Kirk Martin, Master Carpenter and Cooper
I know I’m not talking to everyone here, but: Do you need a new old-timey butter churn? How about a historically accurate, one-of-a-kind wooden tankard for drinking ale (renaissance faire people, I’m looking at you)? Maybe you are interested in barrel-aging cocktails, but have no idea how you’d ever get a little barrel with a spigot? Master carpenter and cooper Kirk Martin can hook you up, m’lady.
Martin will be selling and demonstrating the traditional production of casks and barrels throughout the day.
Chris’s Picks: Performances
Winnsboro Easter Rock Ensemble
10:15 a.m., East Stage
I’m no expert on the Winnsboro Easter Rock Ensemble, who were named NEA National Heritage Fellows in 2021, but I have seen them rock in-person on two separate occasions, including once at their original home, the True Light Baptist Church in Winnsboro. The ceremony, which will be re-created at the Natchitoches-NSU Folk Festival, involves a group of white-clad women dancing in circles around a table filled with cakes, waving hand-made flags and singing praises while stomping out the beat. Here is the NEA video from 2021:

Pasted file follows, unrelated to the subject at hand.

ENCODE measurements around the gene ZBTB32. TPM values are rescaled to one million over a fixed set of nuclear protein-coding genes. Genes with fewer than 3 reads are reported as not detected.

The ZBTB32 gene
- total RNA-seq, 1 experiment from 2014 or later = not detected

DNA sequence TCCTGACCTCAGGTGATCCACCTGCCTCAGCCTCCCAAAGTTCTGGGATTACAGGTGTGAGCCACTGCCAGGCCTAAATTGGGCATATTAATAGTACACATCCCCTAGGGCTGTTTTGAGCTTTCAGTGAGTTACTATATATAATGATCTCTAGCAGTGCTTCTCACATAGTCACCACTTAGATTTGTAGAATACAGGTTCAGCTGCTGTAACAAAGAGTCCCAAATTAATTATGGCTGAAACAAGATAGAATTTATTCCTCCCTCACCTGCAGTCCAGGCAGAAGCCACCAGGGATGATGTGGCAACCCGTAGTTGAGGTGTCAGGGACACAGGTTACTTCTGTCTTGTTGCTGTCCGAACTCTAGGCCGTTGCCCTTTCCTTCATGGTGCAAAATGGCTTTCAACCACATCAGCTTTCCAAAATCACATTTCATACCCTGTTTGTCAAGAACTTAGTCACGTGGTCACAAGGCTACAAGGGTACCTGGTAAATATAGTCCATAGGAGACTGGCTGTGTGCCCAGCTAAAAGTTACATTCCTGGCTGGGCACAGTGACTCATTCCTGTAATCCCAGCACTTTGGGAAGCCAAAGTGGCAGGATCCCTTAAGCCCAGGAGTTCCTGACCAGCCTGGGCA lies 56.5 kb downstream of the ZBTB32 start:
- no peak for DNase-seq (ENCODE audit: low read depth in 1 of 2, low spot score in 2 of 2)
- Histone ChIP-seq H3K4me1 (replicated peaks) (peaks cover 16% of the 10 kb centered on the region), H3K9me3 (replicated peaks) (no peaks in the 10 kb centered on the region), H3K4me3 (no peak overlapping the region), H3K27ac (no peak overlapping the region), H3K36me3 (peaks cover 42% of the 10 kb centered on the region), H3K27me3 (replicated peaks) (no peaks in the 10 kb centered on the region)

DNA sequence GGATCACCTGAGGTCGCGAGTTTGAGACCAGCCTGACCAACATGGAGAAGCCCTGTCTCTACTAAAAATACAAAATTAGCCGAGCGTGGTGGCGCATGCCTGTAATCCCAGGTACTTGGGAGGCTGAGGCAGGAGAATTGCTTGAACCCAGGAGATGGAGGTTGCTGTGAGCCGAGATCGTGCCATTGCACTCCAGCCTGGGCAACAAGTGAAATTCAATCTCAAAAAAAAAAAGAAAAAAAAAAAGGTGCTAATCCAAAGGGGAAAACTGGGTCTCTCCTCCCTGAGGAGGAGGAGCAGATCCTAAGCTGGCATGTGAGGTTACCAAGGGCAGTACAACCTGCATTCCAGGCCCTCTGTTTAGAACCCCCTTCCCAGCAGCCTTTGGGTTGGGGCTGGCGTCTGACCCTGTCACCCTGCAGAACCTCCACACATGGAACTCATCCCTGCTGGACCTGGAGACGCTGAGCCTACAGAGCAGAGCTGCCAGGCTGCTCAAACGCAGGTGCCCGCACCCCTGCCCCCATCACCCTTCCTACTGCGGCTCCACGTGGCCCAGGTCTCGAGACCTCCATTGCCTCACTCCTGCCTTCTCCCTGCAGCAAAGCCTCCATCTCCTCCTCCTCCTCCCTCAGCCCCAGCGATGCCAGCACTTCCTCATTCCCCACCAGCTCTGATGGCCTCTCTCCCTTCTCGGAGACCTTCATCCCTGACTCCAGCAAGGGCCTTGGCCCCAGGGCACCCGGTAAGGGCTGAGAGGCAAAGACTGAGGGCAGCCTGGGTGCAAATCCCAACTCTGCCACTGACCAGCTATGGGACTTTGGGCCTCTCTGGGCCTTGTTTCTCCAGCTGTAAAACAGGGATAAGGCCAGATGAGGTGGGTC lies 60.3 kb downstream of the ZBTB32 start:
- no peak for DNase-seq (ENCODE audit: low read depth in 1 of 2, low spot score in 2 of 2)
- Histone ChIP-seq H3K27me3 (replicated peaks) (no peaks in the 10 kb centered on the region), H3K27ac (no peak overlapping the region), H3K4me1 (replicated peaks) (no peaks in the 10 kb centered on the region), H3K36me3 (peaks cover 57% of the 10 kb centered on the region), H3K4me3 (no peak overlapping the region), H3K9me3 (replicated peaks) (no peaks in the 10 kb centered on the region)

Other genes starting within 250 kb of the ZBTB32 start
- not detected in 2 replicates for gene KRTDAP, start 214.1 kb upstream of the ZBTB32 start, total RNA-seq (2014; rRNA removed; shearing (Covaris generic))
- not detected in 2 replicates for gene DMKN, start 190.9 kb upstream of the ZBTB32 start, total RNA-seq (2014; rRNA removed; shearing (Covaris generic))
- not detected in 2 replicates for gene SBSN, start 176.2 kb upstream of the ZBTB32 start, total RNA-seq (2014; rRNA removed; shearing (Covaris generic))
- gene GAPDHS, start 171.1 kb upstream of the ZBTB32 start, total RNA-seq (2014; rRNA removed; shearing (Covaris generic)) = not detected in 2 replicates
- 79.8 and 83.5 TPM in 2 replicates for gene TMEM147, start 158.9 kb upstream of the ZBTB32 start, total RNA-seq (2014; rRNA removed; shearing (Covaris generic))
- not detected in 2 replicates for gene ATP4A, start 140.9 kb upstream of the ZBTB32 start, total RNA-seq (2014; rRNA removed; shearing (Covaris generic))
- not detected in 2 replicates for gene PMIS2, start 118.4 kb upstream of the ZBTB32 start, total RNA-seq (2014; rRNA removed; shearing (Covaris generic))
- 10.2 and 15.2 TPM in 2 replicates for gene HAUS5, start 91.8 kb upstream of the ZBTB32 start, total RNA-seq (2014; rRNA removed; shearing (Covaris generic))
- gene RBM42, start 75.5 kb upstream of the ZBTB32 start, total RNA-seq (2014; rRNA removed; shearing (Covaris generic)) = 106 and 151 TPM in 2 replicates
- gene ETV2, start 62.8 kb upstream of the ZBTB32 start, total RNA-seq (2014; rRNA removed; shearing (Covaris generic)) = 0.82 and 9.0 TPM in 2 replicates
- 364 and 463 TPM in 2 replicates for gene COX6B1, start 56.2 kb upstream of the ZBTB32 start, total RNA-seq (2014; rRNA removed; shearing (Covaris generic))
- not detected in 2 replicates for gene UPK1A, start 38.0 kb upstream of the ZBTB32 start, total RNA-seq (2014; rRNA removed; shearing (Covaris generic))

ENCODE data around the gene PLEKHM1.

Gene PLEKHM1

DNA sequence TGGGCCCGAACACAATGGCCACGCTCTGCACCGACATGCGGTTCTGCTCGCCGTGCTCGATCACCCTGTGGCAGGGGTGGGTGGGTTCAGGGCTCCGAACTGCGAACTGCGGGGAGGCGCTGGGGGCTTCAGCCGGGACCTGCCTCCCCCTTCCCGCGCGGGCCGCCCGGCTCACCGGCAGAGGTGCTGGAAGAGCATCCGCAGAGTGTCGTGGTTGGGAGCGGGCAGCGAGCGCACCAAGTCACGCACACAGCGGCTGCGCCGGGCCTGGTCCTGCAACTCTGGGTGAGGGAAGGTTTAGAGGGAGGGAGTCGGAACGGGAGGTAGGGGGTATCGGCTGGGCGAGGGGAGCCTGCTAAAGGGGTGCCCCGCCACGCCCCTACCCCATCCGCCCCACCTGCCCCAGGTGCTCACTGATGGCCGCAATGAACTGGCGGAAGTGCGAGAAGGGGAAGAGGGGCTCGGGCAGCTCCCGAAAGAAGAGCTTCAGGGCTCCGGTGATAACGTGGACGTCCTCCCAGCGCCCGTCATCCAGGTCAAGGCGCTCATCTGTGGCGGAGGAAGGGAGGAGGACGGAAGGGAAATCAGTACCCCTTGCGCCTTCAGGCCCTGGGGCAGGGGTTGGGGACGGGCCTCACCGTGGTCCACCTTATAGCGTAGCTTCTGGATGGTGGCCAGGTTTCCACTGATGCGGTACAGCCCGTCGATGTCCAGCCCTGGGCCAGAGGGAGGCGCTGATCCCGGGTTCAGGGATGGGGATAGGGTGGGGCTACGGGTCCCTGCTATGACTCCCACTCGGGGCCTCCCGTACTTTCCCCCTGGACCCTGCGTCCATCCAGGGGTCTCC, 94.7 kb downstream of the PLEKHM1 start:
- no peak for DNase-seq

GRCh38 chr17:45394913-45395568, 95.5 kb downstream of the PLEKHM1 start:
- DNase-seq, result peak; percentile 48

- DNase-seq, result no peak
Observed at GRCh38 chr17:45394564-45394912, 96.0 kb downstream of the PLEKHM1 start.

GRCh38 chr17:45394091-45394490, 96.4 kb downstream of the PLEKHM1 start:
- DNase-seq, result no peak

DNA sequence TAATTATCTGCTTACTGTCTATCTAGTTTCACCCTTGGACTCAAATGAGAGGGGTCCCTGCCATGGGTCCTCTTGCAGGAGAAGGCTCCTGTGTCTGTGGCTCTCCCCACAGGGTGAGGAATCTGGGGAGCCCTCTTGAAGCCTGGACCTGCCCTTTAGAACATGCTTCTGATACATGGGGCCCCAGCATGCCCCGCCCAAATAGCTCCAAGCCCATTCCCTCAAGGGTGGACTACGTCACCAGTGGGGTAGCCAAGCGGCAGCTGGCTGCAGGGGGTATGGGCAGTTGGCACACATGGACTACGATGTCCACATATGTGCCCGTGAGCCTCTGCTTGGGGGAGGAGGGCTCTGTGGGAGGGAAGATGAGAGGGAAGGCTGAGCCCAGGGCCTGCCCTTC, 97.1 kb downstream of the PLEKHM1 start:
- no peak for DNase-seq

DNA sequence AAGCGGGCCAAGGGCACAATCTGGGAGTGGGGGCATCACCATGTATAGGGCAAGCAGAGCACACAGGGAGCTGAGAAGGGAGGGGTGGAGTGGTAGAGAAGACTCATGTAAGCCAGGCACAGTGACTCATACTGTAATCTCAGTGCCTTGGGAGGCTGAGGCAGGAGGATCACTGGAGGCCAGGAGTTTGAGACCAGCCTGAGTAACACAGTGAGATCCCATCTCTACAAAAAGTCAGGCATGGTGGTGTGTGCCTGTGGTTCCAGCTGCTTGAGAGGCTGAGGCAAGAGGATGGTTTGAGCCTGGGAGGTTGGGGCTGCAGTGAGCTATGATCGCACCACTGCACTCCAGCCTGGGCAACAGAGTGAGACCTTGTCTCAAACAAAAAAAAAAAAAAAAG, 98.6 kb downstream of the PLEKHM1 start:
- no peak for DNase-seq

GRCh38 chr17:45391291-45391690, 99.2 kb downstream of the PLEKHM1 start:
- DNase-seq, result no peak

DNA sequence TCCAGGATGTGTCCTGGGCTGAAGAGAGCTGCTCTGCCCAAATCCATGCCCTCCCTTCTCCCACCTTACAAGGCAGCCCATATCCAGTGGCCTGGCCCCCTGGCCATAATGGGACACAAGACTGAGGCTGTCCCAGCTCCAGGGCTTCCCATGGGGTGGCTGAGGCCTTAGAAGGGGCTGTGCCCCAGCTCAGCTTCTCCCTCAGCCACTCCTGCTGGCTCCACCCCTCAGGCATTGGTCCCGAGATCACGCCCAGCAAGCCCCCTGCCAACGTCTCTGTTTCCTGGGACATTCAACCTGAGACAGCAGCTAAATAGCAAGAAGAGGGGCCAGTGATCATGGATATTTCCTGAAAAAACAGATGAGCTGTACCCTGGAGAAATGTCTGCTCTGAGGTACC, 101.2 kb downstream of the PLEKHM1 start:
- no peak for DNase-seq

The Caddo Culture Club
Informance: 11 a.m., N-Club Room
Presentation 1: 1 p.m., West Stage
Presentation 2: 3:30 p.m., Main Stage
If you’re interested in learning about Caddo culture, you’re in luck: the Caddo Culture Club will take part in a discussion/performance (the festival calls these “informances”) at 11 a.m. followed by two programs in the afternoon that will feature “our songs and dances and providing information about our history as well as modern activities,” according to their website. The topic of Caddo foodways may or may not come up during the day’s programs, but, either way, this is a great opportunity to learn about Caddo culture.